.NET Unit Testing

This is the forth blog of a series of posts about the topics Continuous Integration and Continuous Delivery. It explains how important continuous integration is to deliver software in short iterations to the customer with a high quality standard.

In my previous post I was explaining what role a CI build plays in the development process. Also Gated Check-in's are really important to ensure a certain code quality. But this quality highly depends on the checks and tests which are running during the CI build.

Writing unit tests and integrating them into the continuous integration build is essentially for writing code with good quality. Always assume that your code is not working until you have proven that it works by a unit test.

Software has to be permanently adapted and changed due to new requirements. That is the nature of software development because humans cannot overview the complexity of IT systems. That is also the reason why iterative and agile development processes are so successful compared to traditional waterfall and V-models.

But how to write good unit tests?
I have seen a couple of projects with totally different ideas and solutions how they created and organized their unit tests. One main goal and very important technique for writing successful unit tests is to keep the scope for a test very small. In other words just test a single class or even better a single method per test. What sounds pretty easy in theory can be challenging in the practice. Introducing unit tests in existing projects which have already a net of references can be very tricky. A good practice is to improve the code step by step. Every check-in has to make the code better. When you start a new project it is much easier to introduce good unit tests with a little effort and discipline. Patterns like inversion of control and dependency injection are techniques to reduce the dependencies between components without introducing more complexity. Do not try to write unit tests which test all your layers at once. This results in high effort for building and maintaining the test data and unit tests during the software lifecycle. Better introduce local unit tests step by step.

Here is a list of simplified best practices which can be applied in most of the cases to reach easily a looser coupling and therefore a better testability:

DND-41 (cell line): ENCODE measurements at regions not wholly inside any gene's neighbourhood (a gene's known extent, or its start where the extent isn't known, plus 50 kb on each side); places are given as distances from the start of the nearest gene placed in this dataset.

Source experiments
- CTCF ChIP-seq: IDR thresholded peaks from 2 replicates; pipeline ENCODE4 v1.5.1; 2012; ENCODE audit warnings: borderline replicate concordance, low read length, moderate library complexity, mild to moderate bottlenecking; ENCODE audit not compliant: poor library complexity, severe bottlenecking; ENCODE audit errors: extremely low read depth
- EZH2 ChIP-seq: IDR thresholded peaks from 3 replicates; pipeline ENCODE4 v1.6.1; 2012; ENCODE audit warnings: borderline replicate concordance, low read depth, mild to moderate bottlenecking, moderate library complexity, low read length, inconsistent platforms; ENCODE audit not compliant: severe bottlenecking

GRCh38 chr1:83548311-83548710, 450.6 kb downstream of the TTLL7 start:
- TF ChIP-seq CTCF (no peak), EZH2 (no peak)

1. Every time you want to call another class add the interface of the class in the constructor of your class and store it as a field or property and call the interface instead of the class directly. If the class you want to call does not have an interface, what stops you from creating one? Tools like Visual Studio and ReSharper even support you doing that easily. If it is external code
just create a wrapper around this code which is anyhow a good practice to integrate external code in your application.

Assuming you want to test your business logic OrderManagement but unfortunately your business logic calls a web service through your OrderServiceProxy class. That makes testing your business logic much more difficult because every time the web service is not accessible your unit test would fail. We just add a new interface IOrderServiceProxy and add a constructor taking this interface in the Order Management class.

public class OrderManagement : IOrderManagement
    private IOrderServiceProxy OrderService { get; set; }

    public OrderManagement(IOrderServiceProxy orderService)
        OrderService = orderService;

    public bool ProcessOrder(Order order)
        return OrderService.PlaceOrder(order);

2. Now you can easily test your OrderManagement class und ProcessOrder method because you can pass a replacement for the OrderServiceProxy implementation and test against your dummy implementation.

public class OrderServiceProxyMock : IOrderServiceProxy
    public bool PlaceOrder(Order order)
        return true;

public class OrderManagementTest
    public void ProcessOrderTest()
        // Create mock class
        IOrderServiceProxy orderService = new OrderServiceProxyMock();

        // Create test data
        Order order = new Order();
        // Create your class to test and pass your external references